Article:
The college administration is considering adding more classes on Fridays, evenings and weekends to accommodate a student body with diverse scheduling needs.
While the math and science departments have always offered classes on Friday, many other departments such as English and the School of Education have scheduled the bulk of their classes between Monday and Thursday, according to the Mills College course schedule.
Sandra Greer, Provost and Dean of Faculty at Mills, feels that Mills is not in sync with the rest of the academic world in its scheduling.
“I’d like course offerings to be more evenly distributed,” she said. “It is my view that we should be on the same system.” Many other colleges in the CSU and UC system offer Friday classes to undergraduates in all departments, including English. Saint Mary’s, UC Merced, CSU Long Beach, and UC Santa Cruz are a few colleges that utilize Friday’s for a Monday, Wednesday, Friday slot.
Kathy Schultz, Dean of the School of Education, said one reason for the college’s lack of Friday classes may stem from the fact that 40% of the Mills student body is made up of graduate students, who typically do not have classes on Fridays.
“We are mostly a graduate school,” Schultz said. “ Graduate schools in general don’t have classes on Friday.”
While some students applaud the proposed change, a recent survey of 86 students conducted by ASMC and The Campanil found more than half were concerned that Friday courses would interfere with their study and relaxation time.
“I really relish having a three day weekend,” one student said in the survey.
“I’d prefer more morning classes. I like the nighttime for studying and personal time,” said Meghan Hinsch, an undergraduate Research Psychology student.
Fifty-nine percent of students did not want additional courses offered on Friday’s, while 23% had no preference. Many said they depended on having Fridays off to work on homework and spend time off campus.
Each department at Mills has a different process to create course schedules. Smaller departments, such as History tend to discuss their schedules in a once per semester small group meeting, whereas larger departments like English engage in a juggling act of post-it notes and emails.
“There are 58 courses per semester planned and/or scheduled within the English department alone,” said Tonianne Nemeth, the Executive Assistant of the English Department at Mills who has managed the English schedule for the past 12 years.
Nemeth said making changes to the course schedule is difficult to manage because of the number of factors involved.
“Once I move something, it can affect something else. It’s a domino effect,” she said.
In order to handle all of the variables while creating a schedule, Nemeth uses what is known as “The Big Board,” a system placed on a large poster board with color-coded post-it notes spread out among a large weekly calendar.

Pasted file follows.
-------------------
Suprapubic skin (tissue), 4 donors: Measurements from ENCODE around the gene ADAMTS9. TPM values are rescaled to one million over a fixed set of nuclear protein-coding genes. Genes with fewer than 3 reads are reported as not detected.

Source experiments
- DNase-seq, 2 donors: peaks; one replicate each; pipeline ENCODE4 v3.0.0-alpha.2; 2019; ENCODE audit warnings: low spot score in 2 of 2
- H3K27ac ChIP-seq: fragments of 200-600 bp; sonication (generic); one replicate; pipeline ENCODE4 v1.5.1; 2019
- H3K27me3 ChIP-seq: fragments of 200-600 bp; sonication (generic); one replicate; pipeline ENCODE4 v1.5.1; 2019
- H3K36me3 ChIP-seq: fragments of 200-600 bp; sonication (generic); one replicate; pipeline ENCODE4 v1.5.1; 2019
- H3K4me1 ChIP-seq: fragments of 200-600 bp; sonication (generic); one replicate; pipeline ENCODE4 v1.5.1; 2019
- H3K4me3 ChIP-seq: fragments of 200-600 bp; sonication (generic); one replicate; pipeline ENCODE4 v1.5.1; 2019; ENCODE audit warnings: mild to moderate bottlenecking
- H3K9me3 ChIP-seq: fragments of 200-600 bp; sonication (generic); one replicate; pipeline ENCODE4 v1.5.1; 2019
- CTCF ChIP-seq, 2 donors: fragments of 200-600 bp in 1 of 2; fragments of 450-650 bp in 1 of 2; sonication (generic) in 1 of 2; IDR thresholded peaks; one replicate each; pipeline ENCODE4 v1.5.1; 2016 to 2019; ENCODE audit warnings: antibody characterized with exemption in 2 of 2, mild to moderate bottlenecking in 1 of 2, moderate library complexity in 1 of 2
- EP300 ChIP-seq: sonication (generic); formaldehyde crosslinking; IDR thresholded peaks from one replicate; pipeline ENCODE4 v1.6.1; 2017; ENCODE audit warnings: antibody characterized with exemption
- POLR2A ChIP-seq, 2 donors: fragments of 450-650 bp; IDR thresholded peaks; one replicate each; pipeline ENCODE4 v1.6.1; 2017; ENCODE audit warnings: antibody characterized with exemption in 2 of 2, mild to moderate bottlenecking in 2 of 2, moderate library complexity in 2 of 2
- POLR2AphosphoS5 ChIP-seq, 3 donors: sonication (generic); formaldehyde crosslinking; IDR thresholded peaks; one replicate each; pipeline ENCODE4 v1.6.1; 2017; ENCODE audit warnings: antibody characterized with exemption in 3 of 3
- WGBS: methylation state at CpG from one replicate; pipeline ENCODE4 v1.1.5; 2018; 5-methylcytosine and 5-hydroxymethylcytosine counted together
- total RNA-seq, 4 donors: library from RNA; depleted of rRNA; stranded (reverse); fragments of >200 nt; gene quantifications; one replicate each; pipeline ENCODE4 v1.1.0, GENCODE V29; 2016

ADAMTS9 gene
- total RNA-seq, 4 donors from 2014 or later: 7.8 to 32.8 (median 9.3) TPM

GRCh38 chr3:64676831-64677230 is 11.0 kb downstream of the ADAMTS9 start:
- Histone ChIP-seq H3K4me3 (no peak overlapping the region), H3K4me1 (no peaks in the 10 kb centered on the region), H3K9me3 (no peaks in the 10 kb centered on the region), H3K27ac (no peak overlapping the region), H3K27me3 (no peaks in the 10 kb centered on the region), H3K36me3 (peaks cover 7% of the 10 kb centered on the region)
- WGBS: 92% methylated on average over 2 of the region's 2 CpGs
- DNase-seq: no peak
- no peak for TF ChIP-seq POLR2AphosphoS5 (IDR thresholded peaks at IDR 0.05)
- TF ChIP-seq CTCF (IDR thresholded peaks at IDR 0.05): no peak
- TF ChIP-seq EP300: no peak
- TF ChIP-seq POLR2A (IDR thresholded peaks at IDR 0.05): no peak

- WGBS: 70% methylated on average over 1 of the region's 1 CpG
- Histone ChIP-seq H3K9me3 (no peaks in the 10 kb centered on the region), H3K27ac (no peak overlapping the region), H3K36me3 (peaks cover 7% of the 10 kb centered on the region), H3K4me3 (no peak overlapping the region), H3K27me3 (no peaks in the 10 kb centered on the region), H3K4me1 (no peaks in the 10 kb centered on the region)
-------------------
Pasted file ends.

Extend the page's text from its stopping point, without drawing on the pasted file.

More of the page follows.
“This thing was here before I was,” Nemeth said.
The Sciences do not struggle with an even dispersement of courses, but with the availability of appropriate space.
“The way we schedule has to do with facilities,” said Elisabeth Wade, a Mills Chemistry Professor. “We’re running six labs a week in general chemistry, and seven labs per week of organic chemistry. Anything we change, we’ve got to figure out how to make the labs work.”
The various science departments at Mills tend to hold their lecture courses for 50 minute periods, early in the day on a Monday, Wednesday, Friday schedule in order to accommodate for the large amount of information that is delivered during one lecture.
“There’s a lot of new information and problem solving,” Wade said. “It’s hard for students to focus for longer than 45 minutes without getting tired.”
Nearly all classes at Mills include a total of 150 minutes of instruction per week, regardless of department. Students have different preferences about how this class time is broken up throughout their schedule.
“I want to get in all of my course time in as few trips as possible, because I am a working professional and commuter,” one student said in the survey.
However, 88% of students desired a schedule that holds classes two to three times per week for approximately 75 minutes.
“I have a tough time concentrating for too long of a time and it becomes overwhelming with the amount of information. However, I feel like 50 minutes for a class doesn’t allow the professor enough time to include everything necessary,” another student said.
There is no definitive timeline for when these changes will take place, if at all.
“I am currently meeting with department chairs individually to talk about scheduling,” Greer said.
Mills has struggled for many years to create a schedule that accommodates its myriad of students.
“I have no idea what students want. I’d like to know,” Nemeth said.
Greer said she hopes to conduct a large-scale survey for students in an effort to bridge communication between faculty and students on scheduling needs. However, Mills has not been able to pinpoint an exact formula for course scheduling for years.
“This has been an issue ever since I’ve been at Mills,” said Bert Gordon, a History Professor at Mills since 1969. “I don’t know how many Provosts have torn their hair out trying to figure this problem out. Maybe what Mills really needs is more than 24 hours in a day.”
These graphs represent data from a survey conducted by the Associated Students of Mills College (ASMC) and The Campanil.